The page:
Saudi Energy Minister: Cant cover Iran's oil production

Lloyd Doyle
October 23, 2018

Khalid al-Falih said if the kingdom has to use its oil reserves if it wants to cover 3 million barrels per day of oil loss from Iran.

Moreover, Saudi Arabia's pledge to fulfill any oil demand due to Iran export drop by playing a "responsible role" in energy markets, collaborated to the downside in the black gold.

Falih said Saudi Arabia would soon raise output to 11 million barrels per day (bpd) from the current 10.7 million.

Traders have been underpinning prices since late last week on the notion that the Saudi's would cut crude supply in retaliation for potential sanctions against it over its involvement and attempted cover-up of the Khashoggi killing. US West Texas Intermediate (WTI) crude futures were at $69.16 a barrel, dropping 20 cents, or 0.3%, from their last settlement. Earlier in the day, WTI traded as low as $68.27, its lowest since September 14.

Russian Federation and Iran reportedly agreed last month to a deal allowing Iran to evade the USA sanctions on Tehran's oil exports, Israel's Hadashot TV news reported earlier this month, citing a document by the Israeli Foreign Ministry as warning.

Al-Falih's remarks flatly contradicted those by Saudi Crown Prince Mohammed bin Salman, who claimed earlier this month that his country has "already replaced" Iranian crude lost to the U.S. sanctions.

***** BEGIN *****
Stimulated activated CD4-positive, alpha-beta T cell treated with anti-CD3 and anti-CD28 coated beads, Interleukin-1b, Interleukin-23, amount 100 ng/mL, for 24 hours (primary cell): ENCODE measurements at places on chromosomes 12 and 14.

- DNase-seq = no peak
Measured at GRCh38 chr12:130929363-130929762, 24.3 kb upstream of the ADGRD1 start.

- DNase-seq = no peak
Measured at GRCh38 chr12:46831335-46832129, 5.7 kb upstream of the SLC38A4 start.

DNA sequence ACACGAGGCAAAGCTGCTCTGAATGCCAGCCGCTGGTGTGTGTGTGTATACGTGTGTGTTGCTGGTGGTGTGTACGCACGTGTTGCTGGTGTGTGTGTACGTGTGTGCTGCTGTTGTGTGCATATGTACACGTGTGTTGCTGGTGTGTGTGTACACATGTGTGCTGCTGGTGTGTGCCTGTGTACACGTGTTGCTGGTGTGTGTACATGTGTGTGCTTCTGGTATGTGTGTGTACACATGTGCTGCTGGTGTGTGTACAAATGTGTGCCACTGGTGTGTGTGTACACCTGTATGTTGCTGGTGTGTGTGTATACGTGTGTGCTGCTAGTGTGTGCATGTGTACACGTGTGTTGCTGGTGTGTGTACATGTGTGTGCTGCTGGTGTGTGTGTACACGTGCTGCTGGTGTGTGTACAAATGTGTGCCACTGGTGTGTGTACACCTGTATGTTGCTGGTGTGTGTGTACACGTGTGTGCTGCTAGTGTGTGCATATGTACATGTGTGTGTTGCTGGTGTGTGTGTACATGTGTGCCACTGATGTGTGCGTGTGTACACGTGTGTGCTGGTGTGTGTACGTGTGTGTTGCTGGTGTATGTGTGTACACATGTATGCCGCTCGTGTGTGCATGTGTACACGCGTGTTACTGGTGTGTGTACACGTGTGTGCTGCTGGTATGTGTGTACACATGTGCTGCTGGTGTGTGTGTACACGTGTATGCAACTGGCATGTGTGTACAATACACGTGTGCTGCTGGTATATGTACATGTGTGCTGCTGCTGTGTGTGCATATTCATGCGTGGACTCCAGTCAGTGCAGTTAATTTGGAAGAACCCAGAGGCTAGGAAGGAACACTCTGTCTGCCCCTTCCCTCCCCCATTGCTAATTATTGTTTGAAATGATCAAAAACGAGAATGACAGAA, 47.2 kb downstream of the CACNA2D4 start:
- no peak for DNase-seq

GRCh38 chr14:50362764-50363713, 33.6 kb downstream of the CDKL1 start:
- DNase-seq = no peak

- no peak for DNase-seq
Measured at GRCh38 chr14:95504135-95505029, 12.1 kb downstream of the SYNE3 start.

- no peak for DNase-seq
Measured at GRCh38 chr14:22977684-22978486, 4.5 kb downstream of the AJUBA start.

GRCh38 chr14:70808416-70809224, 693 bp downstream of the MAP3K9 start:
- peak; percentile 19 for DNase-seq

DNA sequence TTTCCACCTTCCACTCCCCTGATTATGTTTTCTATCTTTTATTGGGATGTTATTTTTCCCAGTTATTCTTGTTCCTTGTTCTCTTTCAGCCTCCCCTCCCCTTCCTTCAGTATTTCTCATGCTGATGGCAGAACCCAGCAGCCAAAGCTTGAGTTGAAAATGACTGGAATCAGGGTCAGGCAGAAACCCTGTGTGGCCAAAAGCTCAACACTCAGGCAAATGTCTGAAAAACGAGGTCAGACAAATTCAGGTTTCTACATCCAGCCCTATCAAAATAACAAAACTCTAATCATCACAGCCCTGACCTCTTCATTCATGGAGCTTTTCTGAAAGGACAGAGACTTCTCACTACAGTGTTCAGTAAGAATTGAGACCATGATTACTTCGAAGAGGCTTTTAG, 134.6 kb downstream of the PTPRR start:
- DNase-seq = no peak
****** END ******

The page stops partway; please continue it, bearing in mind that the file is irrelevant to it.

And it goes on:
Saudi credit default swaps, a form of insurance against a sovereign debt default, have shot up to near one-year highs over the past week, reflecting investor nervousness.

The US sanctions on Iran´s oil sector will come into effect from November, 4, as the US seeks to reduce Iranian oil exports to zero.

Iran, the third-largest producer of the Organization of Petroleum Exporting Countries (OPEC), has blamed US President Donald Trump for oil price hikes, but the US president has pointed the finger at OPEC and called on the oil-producing body to boost output. Meanwhile, Iran's oil minister Bijan Zanganeh has said that Saudi Arabia and Russian Federation can not replace Iran' oil as the production capacity of the two countries has reached its peak.

An internal document reviewed by Reuters suggested OPEC is struggling to add barrels as an increase in Saudi supply was offset by declines elsewhere, including Iran and Venezuela.

While Saudi Arabia is intent on making up for lost barrels, the outlook for demand next year is deteriorating.

OPEC estimates demand for its crude will fall to an average of 31.8 million bpd next year, from an average 32.8 million bpd this year.

Other reports by Iphone Fresh

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